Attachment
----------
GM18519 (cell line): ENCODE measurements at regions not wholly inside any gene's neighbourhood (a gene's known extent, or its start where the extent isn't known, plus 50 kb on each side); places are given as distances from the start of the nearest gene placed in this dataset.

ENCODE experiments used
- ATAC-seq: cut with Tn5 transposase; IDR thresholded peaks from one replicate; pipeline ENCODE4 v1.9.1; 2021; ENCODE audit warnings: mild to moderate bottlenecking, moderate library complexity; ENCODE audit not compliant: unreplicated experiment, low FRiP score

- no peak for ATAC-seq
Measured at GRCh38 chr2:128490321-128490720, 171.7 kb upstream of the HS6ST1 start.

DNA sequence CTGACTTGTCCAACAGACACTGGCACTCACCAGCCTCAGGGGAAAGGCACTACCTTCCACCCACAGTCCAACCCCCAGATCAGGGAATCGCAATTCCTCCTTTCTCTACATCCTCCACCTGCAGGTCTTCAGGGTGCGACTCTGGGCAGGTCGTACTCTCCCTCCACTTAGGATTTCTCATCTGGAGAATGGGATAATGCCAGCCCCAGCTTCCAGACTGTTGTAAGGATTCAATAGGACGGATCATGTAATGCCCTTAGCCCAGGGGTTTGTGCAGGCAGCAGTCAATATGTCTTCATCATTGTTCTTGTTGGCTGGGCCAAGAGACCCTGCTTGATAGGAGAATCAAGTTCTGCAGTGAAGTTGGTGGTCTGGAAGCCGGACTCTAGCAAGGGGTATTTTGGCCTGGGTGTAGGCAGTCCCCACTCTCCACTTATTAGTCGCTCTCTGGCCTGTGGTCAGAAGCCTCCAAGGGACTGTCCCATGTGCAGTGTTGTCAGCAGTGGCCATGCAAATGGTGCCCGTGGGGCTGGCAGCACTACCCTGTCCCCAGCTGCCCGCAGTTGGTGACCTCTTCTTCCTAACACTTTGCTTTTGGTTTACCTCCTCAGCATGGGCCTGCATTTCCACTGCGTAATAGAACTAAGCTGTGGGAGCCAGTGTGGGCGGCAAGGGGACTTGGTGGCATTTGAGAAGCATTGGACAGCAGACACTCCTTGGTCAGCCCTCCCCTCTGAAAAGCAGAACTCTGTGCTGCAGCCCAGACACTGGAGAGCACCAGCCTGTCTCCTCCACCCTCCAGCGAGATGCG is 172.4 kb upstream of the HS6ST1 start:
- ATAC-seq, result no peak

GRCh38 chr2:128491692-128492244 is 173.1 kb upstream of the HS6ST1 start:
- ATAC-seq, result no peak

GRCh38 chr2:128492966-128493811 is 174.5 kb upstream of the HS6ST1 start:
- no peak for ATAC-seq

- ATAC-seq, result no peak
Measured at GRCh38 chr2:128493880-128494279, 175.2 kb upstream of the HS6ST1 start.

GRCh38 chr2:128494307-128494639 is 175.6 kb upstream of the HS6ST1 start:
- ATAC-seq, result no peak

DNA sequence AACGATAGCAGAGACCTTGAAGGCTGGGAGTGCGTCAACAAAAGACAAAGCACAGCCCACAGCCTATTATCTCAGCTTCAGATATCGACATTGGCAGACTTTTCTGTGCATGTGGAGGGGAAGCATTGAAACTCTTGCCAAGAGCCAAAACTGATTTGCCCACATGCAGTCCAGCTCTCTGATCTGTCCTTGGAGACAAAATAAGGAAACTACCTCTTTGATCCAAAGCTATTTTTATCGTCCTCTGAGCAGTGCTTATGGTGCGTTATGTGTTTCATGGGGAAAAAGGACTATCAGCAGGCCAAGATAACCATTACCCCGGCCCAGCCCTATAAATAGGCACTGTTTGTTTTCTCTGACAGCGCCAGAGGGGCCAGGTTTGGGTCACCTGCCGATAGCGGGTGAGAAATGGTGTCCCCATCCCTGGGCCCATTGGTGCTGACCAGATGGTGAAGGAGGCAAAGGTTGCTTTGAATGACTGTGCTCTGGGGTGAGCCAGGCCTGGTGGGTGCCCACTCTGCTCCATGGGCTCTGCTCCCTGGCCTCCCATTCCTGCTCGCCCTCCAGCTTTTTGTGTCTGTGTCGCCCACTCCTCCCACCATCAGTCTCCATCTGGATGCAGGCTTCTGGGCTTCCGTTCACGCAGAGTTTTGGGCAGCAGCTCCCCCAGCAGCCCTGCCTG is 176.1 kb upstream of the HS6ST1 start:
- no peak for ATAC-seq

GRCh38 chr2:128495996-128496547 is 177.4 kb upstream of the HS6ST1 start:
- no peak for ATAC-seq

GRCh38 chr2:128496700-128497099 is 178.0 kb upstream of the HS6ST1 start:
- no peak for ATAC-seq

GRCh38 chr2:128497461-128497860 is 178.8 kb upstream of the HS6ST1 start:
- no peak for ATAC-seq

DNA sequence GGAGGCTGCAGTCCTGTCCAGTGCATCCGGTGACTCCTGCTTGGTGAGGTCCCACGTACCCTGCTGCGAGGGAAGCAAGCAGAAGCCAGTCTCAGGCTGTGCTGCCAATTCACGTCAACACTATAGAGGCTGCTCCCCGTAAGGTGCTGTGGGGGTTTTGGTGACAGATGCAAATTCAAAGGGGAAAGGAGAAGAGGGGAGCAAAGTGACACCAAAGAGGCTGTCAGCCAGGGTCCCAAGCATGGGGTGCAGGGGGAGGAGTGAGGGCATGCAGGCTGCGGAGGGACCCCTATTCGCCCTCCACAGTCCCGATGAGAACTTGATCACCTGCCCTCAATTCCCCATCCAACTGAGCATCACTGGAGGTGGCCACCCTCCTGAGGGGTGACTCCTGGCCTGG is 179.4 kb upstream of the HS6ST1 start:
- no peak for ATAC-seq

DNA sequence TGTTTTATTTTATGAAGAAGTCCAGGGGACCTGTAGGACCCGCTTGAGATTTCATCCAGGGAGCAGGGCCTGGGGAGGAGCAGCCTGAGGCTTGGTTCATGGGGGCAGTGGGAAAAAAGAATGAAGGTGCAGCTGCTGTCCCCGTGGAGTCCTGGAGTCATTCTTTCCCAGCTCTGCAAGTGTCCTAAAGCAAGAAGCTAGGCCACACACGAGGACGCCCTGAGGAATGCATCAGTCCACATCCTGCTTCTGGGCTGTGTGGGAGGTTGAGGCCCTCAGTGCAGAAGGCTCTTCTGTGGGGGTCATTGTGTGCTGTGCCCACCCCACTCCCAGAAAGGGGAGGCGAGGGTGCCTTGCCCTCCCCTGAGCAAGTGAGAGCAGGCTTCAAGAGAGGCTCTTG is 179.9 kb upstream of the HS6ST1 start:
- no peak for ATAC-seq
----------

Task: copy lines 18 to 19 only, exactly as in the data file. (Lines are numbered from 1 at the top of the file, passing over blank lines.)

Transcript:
GRCh38 chr2:128495996-128496547 is 177.4 kb upstream of the HS6ST1 start:
- no peak for ATAC-seq